Long considered the definitive work on early arabian horse imports to Britain from the desert, Peter Upton’s The Arab Horse has been revised and republished for the second time.
The Arab Horse, by Peter Upton
A Record of the Arab horses Imported into Britain from the Desert of Arabian from the 1830s to 1960
285 x 234 mm Landscape
336 pp hardbound
Price: £45 / NZ$109 (free postage)
This third edition has been substantially revised and is a true visual feast for the arabian horse lover. This edition – following the original in 1980 and the second in 2006 – is being released to coincide with the opening of the British Museum’s exhibition on ‘The Horse from Arabia to Royal Ascot’ this month (May) and in the jubilee year of Queen Elizabeth II, perhaps the most famous of all horse lovers.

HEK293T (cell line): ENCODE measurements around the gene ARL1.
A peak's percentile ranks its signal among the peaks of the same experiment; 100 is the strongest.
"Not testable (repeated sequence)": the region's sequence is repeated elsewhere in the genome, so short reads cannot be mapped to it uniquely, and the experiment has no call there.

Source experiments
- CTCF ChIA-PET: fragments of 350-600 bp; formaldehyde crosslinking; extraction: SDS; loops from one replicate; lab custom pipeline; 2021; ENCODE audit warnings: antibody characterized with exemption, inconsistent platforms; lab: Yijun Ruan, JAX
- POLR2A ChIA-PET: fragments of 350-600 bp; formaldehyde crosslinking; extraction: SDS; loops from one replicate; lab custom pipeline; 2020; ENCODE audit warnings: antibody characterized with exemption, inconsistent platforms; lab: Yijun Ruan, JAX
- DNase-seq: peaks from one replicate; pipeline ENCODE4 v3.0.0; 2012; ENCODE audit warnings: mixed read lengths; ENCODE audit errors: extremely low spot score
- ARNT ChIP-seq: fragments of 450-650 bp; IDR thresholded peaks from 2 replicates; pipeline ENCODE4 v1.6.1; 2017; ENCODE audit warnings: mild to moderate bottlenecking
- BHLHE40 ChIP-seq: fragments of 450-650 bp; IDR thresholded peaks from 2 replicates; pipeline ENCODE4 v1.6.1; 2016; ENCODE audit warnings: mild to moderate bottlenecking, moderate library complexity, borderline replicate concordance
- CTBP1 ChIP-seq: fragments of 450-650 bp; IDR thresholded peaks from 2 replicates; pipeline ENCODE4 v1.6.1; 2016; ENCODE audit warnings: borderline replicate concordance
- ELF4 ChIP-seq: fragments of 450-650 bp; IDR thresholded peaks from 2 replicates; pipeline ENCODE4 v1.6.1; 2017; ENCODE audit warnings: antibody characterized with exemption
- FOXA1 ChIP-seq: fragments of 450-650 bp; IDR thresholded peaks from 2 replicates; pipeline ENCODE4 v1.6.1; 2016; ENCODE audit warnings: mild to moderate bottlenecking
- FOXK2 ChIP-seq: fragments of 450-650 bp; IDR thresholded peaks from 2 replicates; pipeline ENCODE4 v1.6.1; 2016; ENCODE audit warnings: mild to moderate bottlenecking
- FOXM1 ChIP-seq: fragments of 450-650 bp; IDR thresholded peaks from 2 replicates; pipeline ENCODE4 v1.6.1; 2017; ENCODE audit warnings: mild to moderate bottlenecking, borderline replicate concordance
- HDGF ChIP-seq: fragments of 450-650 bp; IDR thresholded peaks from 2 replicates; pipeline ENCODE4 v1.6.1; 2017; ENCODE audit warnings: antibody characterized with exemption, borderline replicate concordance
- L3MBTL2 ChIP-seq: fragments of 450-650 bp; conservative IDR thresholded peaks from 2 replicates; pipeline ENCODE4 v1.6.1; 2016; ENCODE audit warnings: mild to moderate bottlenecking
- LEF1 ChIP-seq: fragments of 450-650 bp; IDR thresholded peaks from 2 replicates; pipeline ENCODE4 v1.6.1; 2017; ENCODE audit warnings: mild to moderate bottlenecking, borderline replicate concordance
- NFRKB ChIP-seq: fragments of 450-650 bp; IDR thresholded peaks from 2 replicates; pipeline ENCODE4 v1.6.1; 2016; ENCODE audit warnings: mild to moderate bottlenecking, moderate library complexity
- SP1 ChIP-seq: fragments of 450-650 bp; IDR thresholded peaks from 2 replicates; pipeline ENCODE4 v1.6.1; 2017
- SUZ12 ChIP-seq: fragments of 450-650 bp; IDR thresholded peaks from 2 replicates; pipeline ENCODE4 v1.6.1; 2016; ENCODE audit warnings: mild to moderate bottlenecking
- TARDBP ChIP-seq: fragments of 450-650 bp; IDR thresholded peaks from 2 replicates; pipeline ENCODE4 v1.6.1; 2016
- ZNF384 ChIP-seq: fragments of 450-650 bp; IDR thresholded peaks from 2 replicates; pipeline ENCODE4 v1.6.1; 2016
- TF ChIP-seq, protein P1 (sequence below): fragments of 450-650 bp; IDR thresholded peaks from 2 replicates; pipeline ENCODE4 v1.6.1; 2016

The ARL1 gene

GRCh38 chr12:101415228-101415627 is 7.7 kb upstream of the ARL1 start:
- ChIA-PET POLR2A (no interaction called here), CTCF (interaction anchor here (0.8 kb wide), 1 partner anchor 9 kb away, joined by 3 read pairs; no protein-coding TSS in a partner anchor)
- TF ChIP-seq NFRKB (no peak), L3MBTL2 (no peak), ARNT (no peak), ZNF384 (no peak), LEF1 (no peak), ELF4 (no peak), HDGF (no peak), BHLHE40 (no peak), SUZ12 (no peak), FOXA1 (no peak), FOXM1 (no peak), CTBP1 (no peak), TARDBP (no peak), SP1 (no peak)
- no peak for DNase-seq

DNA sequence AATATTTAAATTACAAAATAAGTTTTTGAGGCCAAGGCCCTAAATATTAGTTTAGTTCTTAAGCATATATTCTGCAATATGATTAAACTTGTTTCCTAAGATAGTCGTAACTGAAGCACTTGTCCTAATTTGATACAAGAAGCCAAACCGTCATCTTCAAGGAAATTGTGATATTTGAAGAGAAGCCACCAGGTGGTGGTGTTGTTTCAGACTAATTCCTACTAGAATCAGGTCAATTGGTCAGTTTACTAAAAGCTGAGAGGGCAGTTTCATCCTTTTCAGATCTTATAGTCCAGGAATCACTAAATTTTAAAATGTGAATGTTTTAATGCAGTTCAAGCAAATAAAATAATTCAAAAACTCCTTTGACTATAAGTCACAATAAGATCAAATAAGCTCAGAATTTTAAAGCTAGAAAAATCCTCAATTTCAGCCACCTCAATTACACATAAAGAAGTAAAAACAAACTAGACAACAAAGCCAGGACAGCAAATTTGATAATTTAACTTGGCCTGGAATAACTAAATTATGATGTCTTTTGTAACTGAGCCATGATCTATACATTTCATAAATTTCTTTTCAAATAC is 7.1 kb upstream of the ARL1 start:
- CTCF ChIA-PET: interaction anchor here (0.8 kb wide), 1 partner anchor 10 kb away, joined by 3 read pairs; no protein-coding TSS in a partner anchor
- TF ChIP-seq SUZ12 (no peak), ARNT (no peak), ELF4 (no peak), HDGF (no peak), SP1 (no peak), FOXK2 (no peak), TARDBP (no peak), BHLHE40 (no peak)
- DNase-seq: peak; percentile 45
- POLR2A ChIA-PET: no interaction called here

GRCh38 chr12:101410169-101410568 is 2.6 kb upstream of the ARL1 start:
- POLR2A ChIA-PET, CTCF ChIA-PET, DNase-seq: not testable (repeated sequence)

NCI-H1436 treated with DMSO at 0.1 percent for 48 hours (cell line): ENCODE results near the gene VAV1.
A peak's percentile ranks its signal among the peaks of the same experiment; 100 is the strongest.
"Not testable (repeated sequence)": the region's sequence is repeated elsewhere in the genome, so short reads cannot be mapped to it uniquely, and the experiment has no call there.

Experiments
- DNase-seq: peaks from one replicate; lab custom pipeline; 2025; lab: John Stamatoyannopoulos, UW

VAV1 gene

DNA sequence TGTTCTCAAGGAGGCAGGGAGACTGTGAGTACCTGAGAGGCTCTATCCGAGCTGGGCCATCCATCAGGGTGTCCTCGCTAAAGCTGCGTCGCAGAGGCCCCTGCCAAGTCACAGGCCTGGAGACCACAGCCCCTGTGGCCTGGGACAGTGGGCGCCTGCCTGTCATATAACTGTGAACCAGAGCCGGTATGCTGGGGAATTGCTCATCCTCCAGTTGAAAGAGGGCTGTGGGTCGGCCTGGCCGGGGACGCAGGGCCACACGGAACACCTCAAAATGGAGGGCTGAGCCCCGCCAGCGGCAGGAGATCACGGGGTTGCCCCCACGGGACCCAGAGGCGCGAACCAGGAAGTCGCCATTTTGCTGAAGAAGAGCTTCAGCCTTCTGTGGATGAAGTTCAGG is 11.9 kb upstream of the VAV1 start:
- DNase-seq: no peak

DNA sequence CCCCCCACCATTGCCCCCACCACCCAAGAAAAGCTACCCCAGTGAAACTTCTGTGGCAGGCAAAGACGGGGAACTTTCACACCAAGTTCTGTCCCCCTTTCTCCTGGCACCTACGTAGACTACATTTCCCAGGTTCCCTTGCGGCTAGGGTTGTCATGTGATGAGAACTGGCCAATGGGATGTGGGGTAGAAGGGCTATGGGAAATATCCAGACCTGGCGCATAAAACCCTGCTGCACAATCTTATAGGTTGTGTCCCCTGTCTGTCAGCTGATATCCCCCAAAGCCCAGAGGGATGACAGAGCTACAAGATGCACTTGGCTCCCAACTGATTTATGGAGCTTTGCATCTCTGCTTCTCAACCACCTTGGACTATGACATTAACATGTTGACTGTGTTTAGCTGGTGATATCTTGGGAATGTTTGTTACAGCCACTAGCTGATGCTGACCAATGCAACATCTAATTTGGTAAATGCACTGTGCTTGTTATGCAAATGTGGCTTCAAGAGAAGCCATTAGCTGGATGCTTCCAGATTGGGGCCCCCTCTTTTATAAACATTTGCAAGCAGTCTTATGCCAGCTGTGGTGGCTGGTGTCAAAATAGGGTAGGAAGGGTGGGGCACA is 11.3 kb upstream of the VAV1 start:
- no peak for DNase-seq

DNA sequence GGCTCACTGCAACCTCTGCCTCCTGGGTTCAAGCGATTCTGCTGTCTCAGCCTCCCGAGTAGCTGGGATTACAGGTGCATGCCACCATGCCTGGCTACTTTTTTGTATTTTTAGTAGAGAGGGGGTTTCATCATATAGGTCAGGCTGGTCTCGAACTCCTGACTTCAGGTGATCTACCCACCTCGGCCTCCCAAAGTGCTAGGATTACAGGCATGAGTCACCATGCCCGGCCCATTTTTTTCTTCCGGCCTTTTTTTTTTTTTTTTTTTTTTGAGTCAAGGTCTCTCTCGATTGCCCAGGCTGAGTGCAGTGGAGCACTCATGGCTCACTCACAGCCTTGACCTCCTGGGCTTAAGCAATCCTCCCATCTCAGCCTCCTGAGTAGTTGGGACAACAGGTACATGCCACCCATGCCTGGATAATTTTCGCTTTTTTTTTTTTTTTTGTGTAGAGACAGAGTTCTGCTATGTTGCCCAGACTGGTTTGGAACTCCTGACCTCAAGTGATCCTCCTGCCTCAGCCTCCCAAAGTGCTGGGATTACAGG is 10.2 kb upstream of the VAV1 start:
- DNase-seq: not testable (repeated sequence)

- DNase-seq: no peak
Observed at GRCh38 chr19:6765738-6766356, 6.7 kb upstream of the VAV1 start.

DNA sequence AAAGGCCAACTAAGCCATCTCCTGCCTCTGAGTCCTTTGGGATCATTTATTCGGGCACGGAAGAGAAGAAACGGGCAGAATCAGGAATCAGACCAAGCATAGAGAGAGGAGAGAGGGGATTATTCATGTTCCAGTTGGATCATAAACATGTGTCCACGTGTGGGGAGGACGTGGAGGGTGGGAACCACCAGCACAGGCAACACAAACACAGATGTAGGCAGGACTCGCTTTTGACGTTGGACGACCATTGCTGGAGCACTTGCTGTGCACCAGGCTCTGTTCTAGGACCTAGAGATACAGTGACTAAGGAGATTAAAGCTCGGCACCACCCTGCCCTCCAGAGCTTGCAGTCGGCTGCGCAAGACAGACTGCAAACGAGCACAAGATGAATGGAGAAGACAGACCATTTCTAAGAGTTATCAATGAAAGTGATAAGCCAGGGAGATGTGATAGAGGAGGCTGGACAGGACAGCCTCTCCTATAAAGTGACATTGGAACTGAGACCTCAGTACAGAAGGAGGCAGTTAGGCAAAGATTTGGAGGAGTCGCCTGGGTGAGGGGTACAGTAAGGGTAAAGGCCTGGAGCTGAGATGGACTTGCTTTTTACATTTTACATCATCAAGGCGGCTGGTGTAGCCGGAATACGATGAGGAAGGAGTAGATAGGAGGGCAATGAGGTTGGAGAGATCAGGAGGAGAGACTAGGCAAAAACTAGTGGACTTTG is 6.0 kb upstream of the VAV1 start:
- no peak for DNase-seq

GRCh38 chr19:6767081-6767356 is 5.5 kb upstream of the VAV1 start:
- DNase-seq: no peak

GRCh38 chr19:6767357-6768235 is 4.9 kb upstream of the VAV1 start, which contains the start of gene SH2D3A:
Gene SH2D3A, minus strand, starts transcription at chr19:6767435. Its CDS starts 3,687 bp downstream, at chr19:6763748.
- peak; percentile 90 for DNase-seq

Although there have been more recent imports to Britain in the past few decades Peter Upton has updated this book to include imports up to 1960 – because, he said, “one has to draw the line somewhere”.
A visual feast indeed. The 86 major imports with lines existing today are noted and 60 are accompanied with a full page portrait by Upton. His work and the art of many other renowned artists also accompany the text of the book. There are more than 150 black and white photographs, offering a look at the horses, people and places mentioned in the book.
The words of the original owners and importers of these horses are reproduced, with the author having access to many old archives and little-seen sources of information.
The striking dust jacket picture is a reproduction of Lady Anne Blunt’s 1881 life-sized oil painting of Wilfrid Scawen Blunt on Pharaoh.
A great debt is owed to the early British explorers and enthusiasts who searched for suitable horses, and these are generally credited with the survival of the arabian horse breed. These pioneers include Major Roger Upton, Wilfrid
Scawen and Lady Anne Blunt (founders of the famous Crabbet Stud in 1878), and the Honourable Miss Dillon.
Included also are detailed tables of descent of mares and stallions, and sections on Bedouin horse breeders, the origins of the Arab horse, and the development of strains.